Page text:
“if life has a base that it stands upon,” Virginia Woolf wrote in “A Sketch of the Past,” her longest and most abundant memoir, “if it is a bowl that one fills and fills and fills—then my bowl without a doubt stands upon this memory. It is of lying half asleep, half awake, in bed in the nursery at St Ives. It is of hearing the waves breaking, one, two, one, two, and sending a splash of water over the beach; and then breaking, one, two, one, two, behind a yellow blind. . . . It is of lying and hearing this splash and seeing this light, and feeling, it is almost impossible that I should be here; of feeling the purest ecstasy I can conceive.” This brilliant, sea-filled nursery belonged to Talland House, the nineteenth-century home in Cornwall where Virginia, her parents, and her seven siblings spent every summer until she was thirteen. She called this recollection “the most important of all my memories,” and, much like the schism between my own childhood weeks and weekends, its radiance was in sharp contrast to her impressions of her family’s London home, a dim, narrow, six-story townhouse in Kensington where “busts shrined in crimson velvet, enriched the gloom of a room naturally dark and thickly shaded,” and where, in the words of her sister Vanessa, “faces loomed out of the surrounding shade like Rembrandt portraits.”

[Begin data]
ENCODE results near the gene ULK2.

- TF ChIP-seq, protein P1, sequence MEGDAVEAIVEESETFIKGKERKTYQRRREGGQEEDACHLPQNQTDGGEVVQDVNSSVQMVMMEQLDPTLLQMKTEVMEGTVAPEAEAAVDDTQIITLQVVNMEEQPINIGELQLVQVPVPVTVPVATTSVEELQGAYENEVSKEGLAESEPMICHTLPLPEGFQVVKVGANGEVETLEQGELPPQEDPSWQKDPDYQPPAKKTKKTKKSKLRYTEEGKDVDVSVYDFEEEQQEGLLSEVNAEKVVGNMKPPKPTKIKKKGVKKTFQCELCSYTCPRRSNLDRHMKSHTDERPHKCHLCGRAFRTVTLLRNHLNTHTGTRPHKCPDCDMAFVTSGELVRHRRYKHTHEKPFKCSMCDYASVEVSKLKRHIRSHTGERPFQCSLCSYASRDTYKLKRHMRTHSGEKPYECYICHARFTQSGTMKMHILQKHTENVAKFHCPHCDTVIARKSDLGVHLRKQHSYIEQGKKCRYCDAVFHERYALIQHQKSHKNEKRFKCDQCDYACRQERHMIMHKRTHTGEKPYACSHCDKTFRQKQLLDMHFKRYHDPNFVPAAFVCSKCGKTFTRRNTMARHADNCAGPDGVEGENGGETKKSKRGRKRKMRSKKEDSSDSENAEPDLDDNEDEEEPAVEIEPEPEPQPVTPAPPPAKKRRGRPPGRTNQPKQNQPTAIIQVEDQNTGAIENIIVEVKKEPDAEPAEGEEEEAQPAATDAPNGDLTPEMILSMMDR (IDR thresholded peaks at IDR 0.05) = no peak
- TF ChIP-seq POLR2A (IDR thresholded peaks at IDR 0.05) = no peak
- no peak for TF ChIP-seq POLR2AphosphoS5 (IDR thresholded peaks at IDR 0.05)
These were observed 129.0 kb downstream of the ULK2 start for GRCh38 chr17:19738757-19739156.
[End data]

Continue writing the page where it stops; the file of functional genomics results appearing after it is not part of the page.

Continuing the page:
Talland House—its light, its cresting water—would be consecrated in Virginia’s imagination, saturating not only To the Lighthouse but also Jacob’s Room and The Waves. “To go sailing in a fishing boat,” she waxed in her late fifties, “to scrabble over the rocks and see the red and yellow anemones flourishing their antennae; or stuck like blobs of jelly to the rock; to find a small fish flapping in a pool; to pick up cowries; to look over the grammar in the dining room and see the lights changing on the bay. . . . All together made the summer at St Ives the best beginning to life conceivable.” The tumbling passage conveys the lasting vigor of these memories; as Hermione Lee notes in her terrific biography of Woolf, Talland House “is where she sites, for the whole of her life, the idea of happiness. . . . Happiness is always measured for her against the memory of being a child in that house.”